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101955 bennu

The meaning of «101955 bennu»

101955 Bennu (provisional designation 1999 RQ36)[9] is a carbonaceous asteroid in the Apollo group discovered by the LINEAR Project on 11 September 1999. It is a potentially hazardous object that is listed on the Sentry Risk Table with the second-highest cumulative rating on the Palermo Technical Impact Hazard Scale.[10] It has a cumulative 1-in-2,700 chance of impacting Earth between 2175 and 2199.[11][12] It is named after the Bennu, the ancient Egyptian mythological bird associated with the Sun, creation, and rebirth.

101955 Bennu has a mean diameter of 490 m (1,610 ft; 0.30 mi) and has been observed extensively with the Arecibo Observatory planetary radar and the Goldstone Deep Space Network.[7][13][14]

Bennu was the target of the OSIRIS-REx mission which is intended to return its samples to Earth in 2023 for further study.[15][16][17] On 3 December 2018, the OSIRIS-REx spacecraft arrived at Bennu after a two-year journey.[18] It orbited the asteroid and mapped out Bennu's surface in detail, seeking potential sample collection sites. Analysis of the orbits allowed calculation of Bennu's mass and its distribution.[19]

On 18 June 2019, NASA announced that the OSIRIS-REx spacecraft had closed in and captured an image from a distance of 600 metres (2,000 ft) from Bennu's surface.[20]

In October 2020, OSIRIS-REx successfully touched down on the surface of Bennu, collected a sample using an extendable arm,[21] secured the sample and prepared for a return trip to Earth.[22][23] On 10 May 2021, OSIRIS-REx successfully completed its departure from the Bennu asteroid while still carrying the sample of the asteroid rubble.[24][25]

Bennu was discovered on 11 September 1999 during a Near-Earth asteroid survey by the Lincoln Near-Earth Asteroid Research (LINEAR).[3] The asteroid was given the provisional designation 1999 RQ36 and classified as a near-Earth asteroid. Bennu was observed extensively by the Arecibo Observatory and the Goldstone Deep Space Network using radar imaging as Bennu closely approached Earth on 23 September 1999.[26][13]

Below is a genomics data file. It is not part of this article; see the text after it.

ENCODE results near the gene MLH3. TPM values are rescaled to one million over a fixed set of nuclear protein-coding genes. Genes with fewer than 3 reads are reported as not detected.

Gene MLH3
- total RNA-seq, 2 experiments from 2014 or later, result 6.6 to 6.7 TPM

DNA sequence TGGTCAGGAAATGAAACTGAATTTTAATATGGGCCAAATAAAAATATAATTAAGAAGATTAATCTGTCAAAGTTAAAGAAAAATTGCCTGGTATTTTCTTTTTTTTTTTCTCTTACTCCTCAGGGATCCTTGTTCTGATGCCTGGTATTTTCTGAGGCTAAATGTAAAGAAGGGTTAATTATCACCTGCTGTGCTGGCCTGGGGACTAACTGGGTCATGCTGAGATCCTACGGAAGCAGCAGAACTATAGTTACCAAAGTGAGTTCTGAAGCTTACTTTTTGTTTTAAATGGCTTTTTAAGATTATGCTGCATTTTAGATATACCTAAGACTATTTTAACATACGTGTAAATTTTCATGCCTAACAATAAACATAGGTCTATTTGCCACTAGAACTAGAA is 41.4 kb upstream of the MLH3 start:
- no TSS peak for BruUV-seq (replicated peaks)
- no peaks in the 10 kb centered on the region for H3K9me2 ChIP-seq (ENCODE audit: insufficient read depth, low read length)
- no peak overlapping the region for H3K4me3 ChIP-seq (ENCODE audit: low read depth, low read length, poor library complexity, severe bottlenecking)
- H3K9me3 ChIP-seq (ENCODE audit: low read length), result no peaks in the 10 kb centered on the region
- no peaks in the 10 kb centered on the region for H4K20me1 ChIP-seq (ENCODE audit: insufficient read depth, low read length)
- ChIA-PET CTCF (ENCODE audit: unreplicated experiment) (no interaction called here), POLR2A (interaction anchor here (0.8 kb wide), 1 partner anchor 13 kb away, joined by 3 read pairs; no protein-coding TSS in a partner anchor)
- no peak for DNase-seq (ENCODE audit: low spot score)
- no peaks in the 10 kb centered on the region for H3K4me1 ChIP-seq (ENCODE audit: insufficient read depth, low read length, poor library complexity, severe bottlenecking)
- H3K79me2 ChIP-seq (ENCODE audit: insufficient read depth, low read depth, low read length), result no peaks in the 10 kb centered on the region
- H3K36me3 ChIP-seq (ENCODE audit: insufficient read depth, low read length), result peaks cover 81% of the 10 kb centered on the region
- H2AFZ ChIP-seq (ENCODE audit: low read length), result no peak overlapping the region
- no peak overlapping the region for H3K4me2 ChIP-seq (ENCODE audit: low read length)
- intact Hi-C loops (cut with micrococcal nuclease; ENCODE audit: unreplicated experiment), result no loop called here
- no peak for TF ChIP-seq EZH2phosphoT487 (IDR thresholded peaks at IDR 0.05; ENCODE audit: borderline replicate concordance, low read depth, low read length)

The name Bennu was selected from more than eight thousand student entries from dozens of countries around the world who entered a "Name That Asteroid!" contest run by the University of Arizona, The Planetary Society, and the LINEAR Project in 2012.[1][9] Third-grade student Michael Puzio from North Carolina proposed the name in reference to the Egyptian mythological bird Bennu. To Puzio, the OSIRIS-REx spacecraft with its extended TAGSAM arm resembled the Egyptian deity, which is typically depicted as a heron.[1]

Its features will be named after birds and bird-like creatures in mythology.[27]

Bennu has a roughly spheroidal shape, resembling a spinning top. Bennu's axis of rotation is tilted 178 degrees to its orbit; the direction of rotation about its axis is retrograde with respect to its orbit.[7] While the initial ground based radar observations indicated that Bennu had a fairly smooth shape with one prominent 10–20 m boulder on its surface,[12] high resolution data obtained by OSIRIS-REx revealed that the surface is much rougher with more than 200 boulders larger than 10 m on the surface, the largest of which is 58 m across.[7] The boulders contain veins of high albedo carbonate minerals believed to have formed prior to the formation of the asteroid due to hot water channels on the much larger parent body.[28][29] The veins range from 3 to 15 centimeters wide, and can be over one meter in length, much bigger than carbonate veins seen in meteorites.[29]

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